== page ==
My grandmother’s rocking chair: I honestly don’t know where she got it or when, but my mother told me that they had it when she was a small child. On one of the arms there is a small round hole that my mother apparently whittled out. My doubt my grandmother was not pleased. This rocker had a stuffed seat and padding on the T-shaped back. From what my mother told me, the rocker had not originally had a padded back, but that the wood cracked and she decided to upholster the back to match the seat. The night my grandmother died, in 1957, she sat in the rocker awaiting the ambulance’s arrival. She was having a massive heart attack. I can still see her sitting in the rocker in her nightgown, her face dripping with perspiration. I think in those days, the rocker was covered in blue fabric. The next year, we moved to a new house and my mother “re-did” the rocker to match the new house. She replaced the fabric with a rose velvet. For thirty-two years the rocker sat in the living room of my parents’ home. When my mother died, I inherited the rocker. I found a place for it in my living room. Then, when we built our new house in 1992, I saw that it had a prominent place in the living room. It is still covered with my mother’s pink velvet fabric. The chair is big and comfortable, and very special. I don’t know what wood it is made of…maybe pine, but it is stained mahogany.

My grandfather’s chifferobe: My grandfather was born in 1878 and I have been told that he received the chifferobe as a young man around the turn of the century. I don’t know for sure, but was told that it was made in England and shipped on the Mississippi to his home in Memphis. I suppose he must have used it between 1900 and 1940, but from its condition in the late ‘40s it was not used gently. The chifferobe used to sit on the back porch. The back porch was really an enclosed room off the kitchen. It has twenty-eight windows, the freezer, the washing machine, the dryer, a green cabinet for garden supplies, and the chifferobe. We kept paint, tools, the DDT dispenser, etc. in the chifferobe. Some of the drawers were missing hardware, so we would stick a screwdriver in the hole to pull out the drawer. The bottom board was rotted, like it had been flooded. When we moved in 1957, my grandfather and I begged for the chifferobe to come along. It found a home in the basement garage. One summer day, at about age 17, I decided it needed to be refinished. It always upset me to see such a beautifully carved piece in such terrible shape. It was go grand – even put together with pegs. So I refinished one drawer (stripped), the bottom one. It looked great, but life intervened and soon I was off to college. My mother saw its potential and took on the task of refinishing the piece. After months of painstaking work, a replacement bottom board (which apparently was some sort of special wood that had been blessed for a synagogue project – but matched perfectly and was available), and new hardware, the chifferobe made its way to the family room of my parents’ home. And there is staying, always with a silk fern on top, for another twenty-five years. My parents used it for storing all sorts of miscellaneous household items. My father closed the house in about 1990 when he moved to an assisted living apartment. The chifferobe came home with me. It found a home in our family room. When we built our new home, we designed it with the chifferobe in mind. It stands proudly on the entrance foyer wall. Behind the small mirrored door, we keep all of our emergency supplies – lanterns, tiny TV, radio,flashlights, etc. We keep keys, candles, wrapping paper, batteries, lightbulbs, vacuum cleaner bags, cameras and more in the chifferobe. I just put a new silk fern on top of it. It is still my favorite piece of furniture in the house.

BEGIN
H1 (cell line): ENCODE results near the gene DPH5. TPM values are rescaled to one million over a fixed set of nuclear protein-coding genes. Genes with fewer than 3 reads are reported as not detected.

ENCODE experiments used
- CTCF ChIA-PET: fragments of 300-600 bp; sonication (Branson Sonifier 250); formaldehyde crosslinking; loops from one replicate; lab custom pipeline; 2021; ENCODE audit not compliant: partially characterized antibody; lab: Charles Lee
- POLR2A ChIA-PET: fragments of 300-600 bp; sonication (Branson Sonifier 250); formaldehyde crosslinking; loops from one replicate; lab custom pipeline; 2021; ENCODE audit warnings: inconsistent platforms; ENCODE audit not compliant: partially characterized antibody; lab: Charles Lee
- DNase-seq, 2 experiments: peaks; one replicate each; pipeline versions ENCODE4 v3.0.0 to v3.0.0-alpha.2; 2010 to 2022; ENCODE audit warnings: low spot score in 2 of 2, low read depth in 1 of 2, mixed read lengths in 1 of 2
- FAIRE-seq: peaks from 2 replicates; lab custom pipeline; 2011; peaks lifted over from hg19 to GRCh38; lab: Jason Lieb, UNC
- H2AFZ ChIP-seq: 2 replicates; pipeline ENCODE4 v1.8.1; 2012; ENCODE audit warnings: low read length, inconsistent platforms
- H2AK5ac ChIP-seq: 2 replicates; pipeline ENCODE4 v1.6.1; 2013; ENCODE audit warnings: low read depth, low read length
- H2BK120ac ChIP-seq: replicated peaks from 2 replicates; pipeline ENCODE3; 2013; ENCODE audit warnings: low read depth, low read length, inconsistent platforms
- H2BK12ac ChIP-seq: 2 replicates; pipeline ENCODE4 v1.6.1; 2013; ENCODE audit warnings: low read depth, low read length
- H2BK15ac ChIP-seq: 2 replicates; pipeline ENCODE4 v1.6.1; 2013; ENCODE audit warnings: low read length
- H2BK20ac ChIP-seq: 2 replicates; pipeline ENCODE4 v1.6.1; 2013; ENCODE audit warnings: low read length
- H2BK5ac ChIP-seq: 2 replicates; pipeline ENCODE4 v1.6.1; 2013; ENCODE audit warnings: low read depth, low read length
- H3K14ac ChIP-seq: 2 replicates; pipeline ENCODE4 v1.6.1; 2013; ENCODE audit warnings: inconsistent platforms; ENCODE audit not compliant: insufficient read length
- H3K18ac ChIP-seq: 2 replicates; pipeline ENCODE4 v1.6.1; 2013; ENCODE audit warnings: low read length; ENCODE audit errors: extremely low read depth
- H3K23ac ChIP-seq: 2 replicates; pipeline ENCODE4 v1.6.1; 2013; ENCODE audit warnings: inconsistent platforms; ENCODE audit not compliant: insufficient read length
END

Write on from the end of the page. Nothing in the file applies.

My grandmother’s library table: My grandmother grew up in rural Clay County, Alabama. From what I have read about her Hatchett Creek Community, every respectable family had a library table prominently placed in the living room. Books were scarce and the library table was a place to display them. Library tables were high enough so that you could stand and look at a book on the surface of the table. When I was little, the library table was in the attic room my grandfather used as an office. Sometime in the mid-‘50s my mother decided to cut the table down (two large pedestal legs) and use it as a coffee table. She hired a man to do the job. He removed the veneer from the top, but on the bottom he left it in place and tacked it down. Although the table looked good, my mother was NOT happy with him for tacking down the veneer. Still, the table (tacked veneer and all) came to be my mother’s living coffee table. When my father closed down the house, it came to me. Like much of the furniture that I inherited, the table was coated with a yellow film (my parents smoked). In the rental moving van on the way up from Alabama, the heat melted the fuzzy fabric of the pads into the coating on the table. It took me many hours to remove all the fuzz and the yellow film, but today the table looks fine. It is still my coffee table in the family room. My mother used to keep the center drawer filled with playing cards. I never really have enjoyed playing cards, but I keep playing cards in that center drawer. You never know…maybe someday I will take up bridge.

My house is filled with items with this kind of history. I love them all.